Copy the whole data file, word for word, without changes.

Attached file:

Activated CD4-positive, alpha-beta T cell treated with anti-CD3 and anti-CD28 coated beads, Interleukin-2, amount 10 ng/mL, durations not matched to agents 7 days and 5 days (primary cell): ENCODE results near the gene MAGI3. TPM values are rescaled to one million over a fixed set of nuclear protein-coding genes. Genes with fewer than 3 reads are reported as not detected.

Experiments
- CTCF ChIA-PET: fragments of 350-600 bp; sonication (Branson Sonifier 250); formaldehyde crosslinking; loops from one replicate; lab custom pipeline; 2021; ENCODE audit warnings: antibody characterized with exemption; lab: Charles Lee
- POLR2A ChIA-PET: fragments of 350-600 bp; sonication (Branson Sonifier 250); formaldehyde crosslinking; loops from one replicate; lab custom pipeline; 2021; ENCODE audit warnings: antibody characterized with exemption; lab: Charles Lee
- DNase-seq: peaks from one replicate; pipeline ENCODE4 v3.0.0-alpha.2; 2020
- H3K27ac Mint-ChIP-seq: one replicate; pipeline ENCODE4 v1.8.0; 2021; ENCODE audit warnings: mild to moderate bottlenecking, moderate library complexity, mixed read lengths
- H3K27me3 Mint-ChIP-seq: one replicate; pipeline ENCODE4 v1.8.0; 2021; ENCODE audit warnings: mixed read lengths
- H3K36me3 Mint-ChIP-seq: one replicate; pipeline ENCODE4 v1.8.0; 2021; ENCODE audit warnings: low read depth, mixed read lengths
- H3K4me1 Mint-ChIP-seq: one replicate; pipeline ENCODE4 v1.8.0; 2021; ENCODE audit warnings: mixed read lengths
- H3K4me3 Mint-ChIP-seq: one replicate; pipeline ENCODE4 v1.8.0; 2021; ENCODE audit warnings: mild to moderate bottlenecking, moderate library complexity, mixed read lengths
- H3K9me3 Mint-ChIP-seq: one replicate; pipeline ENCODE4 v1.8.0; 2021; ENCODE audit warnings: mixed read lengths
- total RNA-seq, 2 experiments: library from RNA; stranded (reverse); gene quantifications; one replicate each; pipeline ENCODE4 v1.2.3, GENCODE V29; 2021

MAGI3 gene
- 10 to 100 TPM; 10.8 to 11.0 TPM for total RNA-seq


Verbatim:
Activated CD4-positive, alpha-beta T cell treated with anti-CD3 and anti-CD28 coated beads, Interleukin-2, amount 10 ng/mL, durations not matched to agents 7 days and 5 days (primary cell): ENCODE results near the gene MAGI3. TPM values are rescaled to one million over a fixed set of nuclear protein-coding genes. Genes with fewer than 3 reads are reported as not detected.

Experiments
- CTCF ChIA-PET: fragments of 350-600 bp; sonication (Branson Sonifier 250); formaldehyde crosslinking; loops from one replicate; lab custom pipeline; 2021; ENCODE audit warnings: antibody characterized with exemption; lab: Charles Lee
- POLR2A ChIA-PET: fragments of 350-600 bp; sonication (Branson Sonifier 250); formaldehyde crosslinking; loops from one replicate; lab custom pipeline; 2021; ENCODE audit warnings: antibody characterized with exemption; lab: Charles Lee
- DNase-seq: peaks from one replicate; pipeline ENCODE4 v3.0.0-alpha.2; 2020
- H3K27ac Mint-ChIP-seq: one replicate; pipeline ENCODE4 v1.8.0; 2021; ENCODE audit warnings: mild to moderate bottlenecking, moderate library complexity, mixed read lengths
- H3K27me3 Mint-ChIP-seq: one replicate; pipeline ENCODE4 v1.8.0; 2021; ENCODE audit warnings: mixed read lengths
- H3K36me3 Mint-ChIP-seq: one replicate; pipeline ENCODE4 v1.8.0; 2021; ENCODE audit warnings: low read depth, mixed read lengths
- H3K4me1 Mint-ChIP-seq: one replicate; pipeline ENCODE4 v1.8.0; 2021; ENCODE audit warnings: mixed read lengths
- H3K4me3 Mint-ChIP-seq: one replicate; pipeline ENCODE4 v1.8.0; 2021; ENCODE audit warnings: mild to moderate bottlenecking, moderate library complexity, mixed read lengths
- H3K9me3 Mint-ChIP-seq: one replicate; pipeline ENCODE4 v1.8.0; 2021; ENCODE audit warnings: mixed read lengths
- total RNA-seq, 2 experiments: library from RNA; stranded (reverse); gene quantifications; one replicate each; pipeline ENCODE4 v1.2.3, GENCODE V29; 2021

MAGI3 gene
- 10 to 100 TPM; 10.8 to 11.0 TPM for total RNA-seq